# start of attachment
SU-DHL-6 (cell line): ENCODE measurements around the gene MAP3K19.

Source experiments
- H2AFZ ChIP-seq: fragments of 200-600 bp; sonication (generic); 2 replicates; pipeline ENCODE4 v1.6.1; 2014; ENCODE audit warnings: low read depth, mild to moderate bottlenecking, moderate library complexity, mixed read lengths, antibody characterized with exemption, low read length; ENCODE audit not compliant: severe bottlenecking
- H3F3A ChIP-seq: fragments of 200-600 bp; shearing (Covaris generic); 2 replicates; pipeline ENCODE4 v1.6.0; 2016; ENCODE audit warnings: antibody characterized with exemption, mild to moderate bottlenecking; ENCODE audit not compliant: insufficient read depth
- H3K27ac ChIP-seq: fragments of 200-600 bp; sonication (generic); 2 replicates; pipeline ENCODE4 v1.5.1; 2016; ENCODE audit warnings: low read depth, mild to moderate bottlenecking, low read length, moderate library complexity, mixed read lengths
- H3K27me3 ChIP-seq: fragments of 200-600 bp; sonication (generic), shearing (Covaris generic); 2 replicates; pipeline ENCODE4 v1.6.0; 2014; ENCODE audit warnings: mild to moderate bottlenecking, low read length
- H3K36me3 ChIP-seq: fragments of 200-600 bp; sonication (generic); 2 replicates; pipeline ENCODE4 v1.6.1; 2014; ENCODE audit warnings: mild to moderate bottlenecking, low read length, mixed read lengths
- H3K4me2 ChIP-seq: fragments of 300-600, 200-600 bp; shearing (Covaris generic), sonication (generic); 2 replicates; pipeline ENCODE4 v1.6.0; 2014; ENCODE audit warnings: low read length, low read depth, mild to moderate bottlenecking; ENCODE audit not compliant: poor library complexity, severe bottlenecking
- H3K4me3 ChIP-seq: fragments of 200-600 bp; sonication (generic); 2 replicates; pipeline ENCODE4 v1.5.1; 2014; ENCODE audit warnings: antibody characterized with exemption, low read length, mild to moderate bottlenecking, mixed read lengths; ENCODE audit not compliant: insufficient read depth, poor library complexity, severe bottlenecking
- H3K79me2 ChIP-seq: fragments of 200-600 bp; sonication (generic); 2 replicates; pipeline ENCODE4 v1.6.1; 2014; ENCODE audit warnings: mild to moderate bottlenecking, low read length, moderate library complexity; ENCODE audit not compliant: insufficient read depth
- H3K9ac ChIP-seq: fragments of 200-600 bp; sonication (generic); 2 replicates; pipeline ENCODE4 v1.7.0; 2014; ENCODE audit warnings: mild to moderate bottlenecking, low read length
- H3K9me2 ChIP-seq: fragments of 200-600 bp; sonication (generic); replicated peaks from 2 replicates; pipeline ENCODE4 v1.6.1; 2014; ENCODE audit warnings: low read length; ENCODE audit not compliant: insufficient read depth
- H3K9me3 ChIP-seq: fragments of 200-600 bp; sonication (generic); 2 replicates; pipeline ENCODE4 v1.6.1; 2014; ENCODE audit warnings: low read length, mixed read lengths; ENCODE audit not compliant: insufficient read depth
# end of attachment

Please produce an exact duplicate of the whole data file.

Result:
SU-DHL-6 (cell line): ENCODE measurements around the gene MAP3K19.

Source experiments
- H2AFZ ChIP-seq: fragments of 200-600 bp; sonication (generic); 2 replicates; pipeline ENCODE4 v1.6.1; 2014; ENCODE audit warnings: low read depth, mild to moderate bottlenecking, moderate library complexity, mixed read lengths, antibody characterized with exemption, low read length; ENCODE audit not compliant: severe bottlenecking
- H3F3A ChIP-seq: fragments of 200-600 bp; shearing (Covaris generic); 2 replicates; pipeline ENCODE4 v1.6.0; 2016; ENCODE audit warnings: antibody characterized with exemption, mild to moderate bottlenecking; ENCODE audit not compliant: insufficient read depth
- H3K27ac ChIP-seq: fragments of 200-600 bp; sonication (generic); 2 replicates; pipeline ENCODE4 v1.5.1; 2016; ENCODE audit warnings: low read depth, mild to moderate bottlenecking, low read length, moderate library complexity, mixed read lengths
- H3K27me3 ChIP-seq: fragments of 200-600 bp; sonication (generic), shearing (Covaris generic); 2 replicates; pipeline ENCODE4 v1.6.0; 2014; ENCODE audit warnings: mild to moderate bottlenecking, low read length
- H3K36me3 ChIP-seq: fragments of 200-600 bp; sonication (generic); 2 replicates; pipeline ENCODE4 v1.6.1; 2014; ENCODE audit warnings: mild to moderate bottlenecking, low read length, mixed read lengths
- H3K4me2 ChIP-seq: fragments of 300-600, 200-600 bp; shearing (Covaris generic), sonication (generic); 2 replicates; pipeline ENCODE4 v1.6.0; 2014; ENCODE audit warnings: low read length, low read depth, mild to moderate bottlenecking; ENCODE audit not compliant: poor library complexity, severe bottlenecking
- H3K4me3 ChIP-seq: fragments of 200-600 bp; sonication (generic); 2 replicates; pipeline ENCODE4 v1.5.1; 2014; ENCODE audit warnings: antibody characterized with exemption, low read length, mild to moderate bottlenecking, mixed read lengths; ENCODE audit not compliant: insufficient read depth, poor library complexity, severe bottlenecking
- H3K79me2 ChIP-seq: fragments of 200-600 bp; sonication (generic); 2 replicates; pipeline ENCODE4 v1.6.1; 2014; ENCODE audit warnings: mild to moderate bottlenecking, low read length, moderate library complexity; ENCODE audit not compliant: insufficient read depth
- H3K9ac ChIP-seq: fragments of 200-600 bp; sonication (generic); 2 replicates; pipeline ENCODE4 v1.7.0; 2014; ENCODE audit warnings: mild to moderate bottlenecking, low read length
- H3K9me2 ChIP-seq: fragments of 200-600 bp; sonication (generic); replicated peaks from 2 replicates; pipeline ENCODE4 v1.6.1; 2014; ENCODE audit warnings: low read length; ENCODE audit not compliant: insufficient read depth
- H3K9me3 ChIP-seq: fragments of 200-600 bp; sonication (generic); 2 replicates; pipeline ENCODE4 v1.6.1; 2014; ENCODE audit warnings: low read length, mixed read lengths; ENCODE audit not compliant: insufficient read depth